Photo Credit: HaKol HaYehudi
One of the children being taken out of a court hearing last week.

“A detective and special riot police force officer came to my house and said that I am under arrest for questioning in Maale Adumim,” 12 year old A. described his arrest. “They caught me by the hands and put me in a police car that took me to the Judea and Samaria station in Maale Adumim.”

“The interrogations went on for 9 hours straight. They asked me if I was present at the incident and if I knew who did it.”

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A. remained silent throughout the exhausting interrogations. Only after he was allowed to speak with a lawyer from Honenu, did he present his alibi.

As part of the attempt to apply psychological pressure, the children were shown pictures of the Arab victims, some of them badly burnt. A. was also taken to the entrance of the hospital where the victims are hospitalized.

Two of the boys were even taken to the scene of the incident in order to recreate the crime, however they refused to participate with the detectives, denying any connection to the incident.

“When they took me to reconstruct the crime, I asked Shmulik Piamenta (commander of the Judea and Samaria police interrogation unit) to call my father to come because we were very close to our settlement,” A. related.

“Piamenta told me that my father was just on his way to the station. Afterwards, I spoke with my father and he said that he was at home. At this point, I understood that Piamenta was lying to me and that I cannot believe this person,” described A.

According to M., when he asked to speak with Honenu attorney Adi Kedar, the interrogating officers “innocently” claimed that they had never heard of the organization and that they don’t know Kedar, whom they had been working against for over 20 years.

“During the interrogation, they told me that my friends confessed to everything and that because I wasn’t talking, I would wind up with 20 years in jail,” said M. “That’s how they shouted and threatened me for seven hours.”

“They tell you that they know everything about you, but in reality they just know a few details and blow it up as if they know a lot,” said 13-year-old M., whose five days of exhausting interrogations taught him a thing or two about behavior under police interrogation. “You have to remain silent because if you are silent, you will get out quicker.”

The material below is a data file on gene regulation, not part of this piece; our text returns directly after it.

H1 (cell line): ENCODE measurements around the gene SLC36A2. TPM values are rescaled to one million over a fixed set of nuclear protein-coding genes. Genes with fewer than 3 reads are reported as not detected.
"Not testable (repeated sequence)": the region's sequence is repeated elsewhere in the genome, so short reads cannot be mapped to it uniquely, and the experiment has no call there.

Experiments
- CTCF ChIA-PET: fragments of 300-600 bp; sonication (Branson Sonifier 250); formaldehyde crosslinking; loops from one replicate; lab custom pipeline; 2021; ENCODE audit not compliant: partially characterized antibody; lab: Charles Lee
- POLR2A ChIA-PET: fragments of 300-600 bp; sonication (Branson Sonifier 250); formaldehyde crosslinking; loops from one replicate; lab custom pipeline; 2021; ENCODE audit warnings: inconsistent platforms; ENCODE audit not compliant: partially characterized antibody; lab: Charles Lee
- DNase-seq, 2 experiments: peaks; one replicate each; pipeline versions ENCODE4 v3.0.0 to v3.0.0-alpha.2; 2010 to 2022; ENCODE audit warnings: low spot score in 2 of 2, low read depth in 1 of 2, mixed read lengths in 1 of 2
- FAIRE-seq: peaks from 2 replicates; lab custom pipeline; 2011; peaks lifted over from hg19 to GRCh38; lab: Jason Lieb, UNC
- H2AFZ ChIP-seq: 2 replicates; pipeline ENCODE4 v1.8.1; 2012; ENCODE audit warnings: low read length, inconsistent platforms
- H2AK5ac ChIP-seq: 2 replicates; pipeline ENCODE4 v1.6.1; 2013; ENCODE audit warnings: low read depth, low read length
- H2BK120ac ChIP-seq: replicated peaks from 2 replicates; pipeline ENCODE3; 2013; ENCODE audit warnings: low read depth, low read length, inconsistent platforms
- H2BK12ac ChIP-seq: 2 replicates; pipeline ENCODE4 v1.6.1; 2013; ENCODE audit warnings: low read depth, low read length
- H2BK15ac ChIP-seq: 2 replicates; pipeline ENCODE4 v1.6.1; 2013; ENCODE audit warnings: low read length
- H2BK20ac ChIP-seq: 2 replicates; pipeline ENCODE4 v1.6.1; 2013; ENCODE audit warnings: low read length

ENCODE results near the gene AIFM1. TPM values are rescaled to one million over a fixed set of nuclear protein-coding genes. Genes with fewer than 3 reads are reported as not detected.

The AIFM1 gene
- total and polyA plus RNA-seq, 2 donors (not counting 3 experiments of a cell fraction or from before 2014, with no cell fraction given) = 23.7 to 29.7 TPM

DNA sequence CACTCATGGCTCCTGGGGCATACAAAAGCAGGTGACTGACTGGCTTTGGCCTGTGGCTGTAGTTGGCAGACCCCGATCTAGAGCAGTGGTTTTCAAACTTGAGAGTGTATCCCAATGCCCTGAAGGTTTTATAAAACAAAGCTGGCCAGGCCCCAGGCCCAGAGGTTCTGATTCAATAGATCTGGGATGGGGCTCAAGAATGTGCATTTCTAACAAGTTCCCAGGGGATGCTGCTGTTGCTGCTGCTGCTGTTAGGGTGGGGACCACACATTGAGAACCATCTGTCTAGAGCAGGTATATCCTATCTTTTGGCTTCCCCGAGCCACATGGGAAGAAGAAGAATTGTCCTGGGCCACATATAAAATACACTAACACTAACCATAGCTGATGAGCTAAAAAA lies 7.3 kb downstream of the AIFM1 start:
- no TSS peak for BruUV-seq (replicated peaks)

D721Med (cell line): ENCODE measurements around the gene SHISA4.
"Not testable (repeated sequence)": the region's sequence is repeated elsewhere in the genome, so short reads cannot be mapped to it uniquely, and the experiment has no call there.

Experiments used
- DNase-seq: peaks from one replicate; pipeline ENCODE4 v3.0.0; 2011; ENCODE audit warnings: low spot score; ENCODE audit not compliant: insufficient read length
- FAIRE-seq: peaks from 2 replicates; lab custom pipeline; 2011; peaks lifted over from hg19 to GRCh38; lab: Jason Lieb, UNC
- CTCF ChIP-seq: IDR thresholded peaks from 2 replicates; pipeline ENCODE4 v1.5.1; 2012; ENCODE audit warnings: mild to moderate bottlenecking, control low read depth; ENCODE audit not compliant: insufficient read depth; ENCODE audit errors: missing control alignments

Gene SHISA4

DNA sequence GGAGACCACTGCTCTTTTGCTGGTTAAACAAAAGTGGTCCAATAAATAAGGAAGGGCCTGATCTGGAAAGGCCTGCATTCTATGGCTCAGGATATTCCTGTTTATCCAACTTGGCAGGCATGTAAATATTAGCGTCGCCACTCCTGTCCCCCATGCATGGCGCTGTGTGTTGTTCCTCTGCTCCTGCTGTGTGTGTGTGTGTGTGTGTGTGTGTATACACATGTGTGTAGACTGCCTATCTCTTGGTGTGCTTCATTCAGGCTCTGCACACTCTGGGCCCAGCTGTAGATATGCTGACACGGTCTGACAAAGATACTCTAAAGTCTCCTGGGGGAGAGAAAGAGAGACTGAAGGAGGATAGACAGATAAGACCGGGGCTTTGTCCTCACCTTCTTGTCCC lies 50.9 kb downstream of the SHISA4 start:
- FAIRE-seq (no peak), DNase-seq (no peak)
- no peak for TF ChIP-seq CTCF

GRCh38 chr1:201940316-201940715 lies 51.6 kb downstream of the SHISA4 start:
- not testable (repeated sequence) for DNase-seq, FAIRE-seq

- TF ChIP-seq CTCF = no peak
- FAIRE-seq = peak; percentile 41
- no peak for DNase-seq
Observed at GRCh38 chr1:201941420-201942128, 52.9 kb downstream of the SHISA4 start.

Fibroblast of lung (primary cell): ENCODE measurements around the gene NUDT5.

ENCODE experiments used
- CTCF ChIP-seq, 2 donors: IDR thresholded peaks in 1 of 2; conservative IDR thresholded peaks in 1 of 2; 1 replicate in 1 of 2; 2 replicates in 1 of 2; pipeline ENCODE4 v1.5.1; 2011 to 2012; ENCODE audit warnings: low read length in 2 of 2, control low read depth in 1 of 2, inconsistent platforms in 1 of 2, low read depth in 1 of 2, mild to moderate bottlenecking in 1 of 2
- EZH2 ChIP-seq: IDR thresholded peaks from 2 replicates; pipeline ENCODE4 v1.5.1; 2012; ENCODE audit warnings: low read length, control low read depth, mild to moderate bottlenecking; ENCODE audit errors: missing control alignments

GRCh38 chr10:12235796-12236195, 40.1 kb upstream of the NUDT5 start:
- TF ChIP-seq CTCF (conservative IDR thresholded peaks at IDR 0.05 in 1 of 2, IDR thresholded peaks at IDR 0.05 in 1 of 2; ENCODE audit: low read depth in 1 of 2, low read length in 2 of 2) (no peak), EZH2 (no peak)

A. concluded with words of appreciation for the Honenu employees and attorneys Adi Kedar and David Levi who represented him, as well as to all the friends who came to the hearings to show support.

“It’s better not to contact anyone or talk to anyone,” he imparted his newly acquired wisdom. “Just listen the Honenu lawyers and to God.”

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7 COMMENTS

  1. If the Police dared act the way with Arab adults, it would be internationally pilloried and that's why the police doesn't dare deny them the Habeas Corpus. However, when it comes to Jews, the treatment is quite different: adults are beaten up and children are entrapped and interrogated without parents or attorneys being present. Where did they learn their job? The KGB? Every single police officer implicated in this case needs to be fired and stripped of his Israeli citizenship. They have been pay to serve the nation of Israel as peace officers, but they don't know what it is to be a public servant and they are acting against the nation paying their salary.

  2. The police in Jerusalem arrested 13 year old boys who were walking by a protest on their way to the Kotel on Shabat afternoon as was their usual Shabat practice. Luckily the eleven year old brother not taken and was a witness, otherwise how would the parents know their sons were put into a police car and taken to police station on Shabat afternoon in handcuffs. Disgraceful that the boys had to remain there until 11:00pm, their crime wearing a hat and going to the Kotel to pray.

  3. Turns out the kids had done nothing. The police just wanted to show the public how zealous they are in punishing crime, so they grabbed innocents off the street. Being arrested doesn't mean being guilty. Being arrested means you're suspected of wrong doing, although, in the case, that wasn't even needed: all the kids had to do was being waking at the convenient moment the police needed a chump

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